Article Title



Colin Miller1, Michael Trevino1, Trent Herda2, Adam Sterczala3, Jonathan Miller2, Mandy Parra4, Hannah Dimmick5

1Oklahoma State University, Stillwater, OK; 2University of Kansas, Lawrence, KS; 3University of Pittsburgh, Pittsburgh, PA; 4Baker University, Baldwin City, KS; 5University of Calgary, Calgary, AB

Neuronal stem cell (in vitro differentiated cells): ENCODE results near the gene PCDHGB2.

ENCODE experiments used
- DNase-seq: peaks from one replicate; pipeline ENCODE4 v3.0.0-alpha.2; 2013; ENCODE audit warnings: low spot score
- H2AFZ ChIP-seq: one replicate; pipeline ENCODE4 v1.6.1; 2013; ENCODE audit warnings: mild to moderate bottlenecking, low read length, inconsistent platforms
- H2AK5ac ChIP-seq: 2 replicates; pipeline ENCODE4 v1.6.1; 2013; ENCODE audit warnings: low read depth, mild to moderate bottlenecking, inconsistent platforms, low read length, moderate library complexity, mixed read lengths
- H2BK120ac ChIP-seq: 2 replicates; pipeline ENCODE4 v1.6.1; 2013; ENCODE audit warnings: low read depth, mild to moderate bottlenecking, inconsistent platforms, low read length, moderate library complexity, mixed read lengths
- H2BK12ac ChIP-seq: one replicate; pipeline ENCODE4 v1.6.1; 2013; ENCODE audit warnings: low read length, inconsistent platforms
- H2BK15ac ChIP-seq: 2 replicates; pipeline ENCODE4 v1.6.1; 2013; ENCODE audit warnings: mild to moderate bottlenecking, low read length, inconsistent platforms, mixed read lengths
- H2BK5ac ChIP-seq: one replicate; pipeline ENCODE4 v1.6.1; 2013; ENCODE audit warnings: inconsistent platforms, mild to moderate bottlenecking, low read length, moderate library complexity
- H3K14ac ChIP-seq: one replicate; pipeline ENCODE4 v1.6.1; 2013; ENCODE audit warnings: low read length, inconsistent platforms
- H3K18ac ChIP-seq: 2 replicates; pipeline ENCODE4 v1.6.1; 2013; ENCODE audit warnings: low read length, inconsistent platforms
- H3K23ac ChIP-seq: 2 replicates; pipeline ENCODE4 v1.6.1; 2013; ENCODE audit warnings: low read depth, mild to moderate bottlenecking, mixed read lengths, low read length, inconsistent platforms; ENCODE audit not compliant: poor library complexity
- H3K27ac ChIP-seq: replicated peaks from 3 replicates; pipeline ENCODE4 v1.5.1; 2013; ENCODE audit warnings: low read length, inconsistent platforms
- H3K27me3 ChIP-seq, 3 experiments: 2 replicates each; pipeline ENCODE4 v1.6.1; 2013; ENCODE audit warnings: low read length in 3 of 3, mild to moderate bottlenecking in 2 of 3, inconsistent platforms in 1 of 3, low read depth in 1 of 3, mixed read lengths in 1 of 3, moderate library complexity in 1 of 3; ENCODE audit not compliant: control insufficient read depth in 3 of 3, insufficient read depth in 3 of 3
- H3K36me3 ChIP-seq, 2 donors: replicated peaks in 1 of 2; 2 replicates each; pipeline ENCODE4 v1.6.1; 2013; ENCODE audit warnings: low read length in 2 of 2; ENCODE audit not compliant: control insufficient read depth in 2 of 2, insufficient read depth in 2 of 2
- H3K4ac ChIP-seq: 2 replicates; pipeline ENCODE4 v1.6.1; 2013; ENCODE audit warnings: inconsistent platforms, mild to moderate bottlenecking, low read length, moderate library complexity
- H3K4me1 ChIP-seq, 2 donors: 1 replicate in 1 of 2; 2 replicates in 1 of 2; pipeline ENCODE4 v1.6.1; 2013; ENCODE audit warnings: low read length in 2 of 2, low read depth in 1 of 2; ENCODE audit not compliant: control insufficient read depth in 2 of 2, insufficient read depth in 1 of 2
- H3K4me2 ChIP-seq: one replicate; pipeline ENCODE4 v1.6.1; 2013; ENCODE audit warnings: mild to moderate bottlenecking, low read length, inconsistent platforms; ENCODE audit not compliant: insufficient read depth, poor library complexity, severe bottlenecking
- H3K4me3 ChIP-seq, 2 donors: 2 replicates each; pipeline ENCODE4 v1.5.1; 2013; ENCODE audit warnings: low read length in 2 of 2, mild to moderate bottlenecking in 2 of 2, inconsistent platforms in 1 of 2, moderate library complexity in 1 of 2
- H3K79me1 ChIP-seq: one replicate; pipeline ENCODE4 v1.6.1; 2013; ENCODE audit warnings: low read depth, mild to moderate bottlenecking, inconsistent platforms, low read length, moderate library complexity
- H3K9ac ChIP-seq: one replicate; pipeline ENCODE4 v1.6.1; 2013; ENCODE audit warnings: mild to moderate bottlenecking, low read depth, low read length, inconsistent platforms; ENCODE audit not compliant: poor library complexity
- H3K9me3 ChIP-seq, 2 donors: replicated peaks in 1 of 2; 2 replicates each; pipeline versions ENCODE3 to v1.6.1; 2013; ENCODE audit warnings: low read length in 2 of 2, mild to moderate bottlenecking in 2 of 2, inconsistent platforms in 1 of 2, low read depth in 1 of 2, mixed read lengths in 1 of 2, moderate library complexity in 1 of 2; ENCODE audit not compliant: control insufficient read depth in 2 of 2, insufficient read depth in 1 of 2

PURPOSE: The purpose of this study was to examine the effects of consecutive long duration contractions on motor unit (MU) derecruitment behavior of the vastus lateralis (VL) for sedentary individuals. METHODS: Thirteen females (20.69 ± 2.75 yrs) and nine males (20.00 ± 1.41 yrs) volunteered for this study. An electromyographic (EMG) sensor was placed over the VL. Each participant completed isometric maximal voluntary contractions (MVC) on an isokinetic dynamometer followed by two consecutive isometric trapezoidal submaximal contractions (40% MVC) of the right knee extensors. For the submaximal contractions, the torque was increased at a rate of 10% MVC/s to the deserved torque level for 45s followed by a decrease of 10% MVC/s to baseline. Ten seconds of rest was given between the submaximal contractions. Decomposition techniques were applied to the EMG signals to extract action potentials and the firing events of single MUs. For each MU, the recruitment (REC; %MVC) and derecruitment (DEREC; %MVC) thresholds were calculated and linear regressions were performed on the DEREC versus REC relationships for each individual to determine the slopes and y-intercepts (y-ints). Separate two-way mixed factorial ANOVAs (sex x repetition) examined the slopes and y-ints. Follow-up analyses included Bonferroni corrections and alpha was 0.05. RESULTS: For the slopes and y-ints, there were no significant (p > 0.05) two-way interactions or main effects for sex. However, there were main effects for repetition (REP). The slopes were greater (p = 0.030) for REP 1 (1.33 ± 0.50) than REP 2 (1.12 ± 0.43), whereas the y-ints were greater (p = 0.024) for REP 2 (1.27 ± 14.57) than REP 1 (-6.50 ± 20.39). CONCLUSION: Caution is warranted when interpreting the findings for the y-ints as half of the subjects exhibited negative values. Indeed, the slopes indicated that males and females derecruited MUs at higher torque values (slopes > 1) than the initial recruited torque levels for both REPS. However, the slopes significantly decreased during the second contraction, likely due to fatigue. Future research should investigate if endurance training can improve fatigue resistance and prevent a decrease in MU potentiation during a second, long duration contraction.

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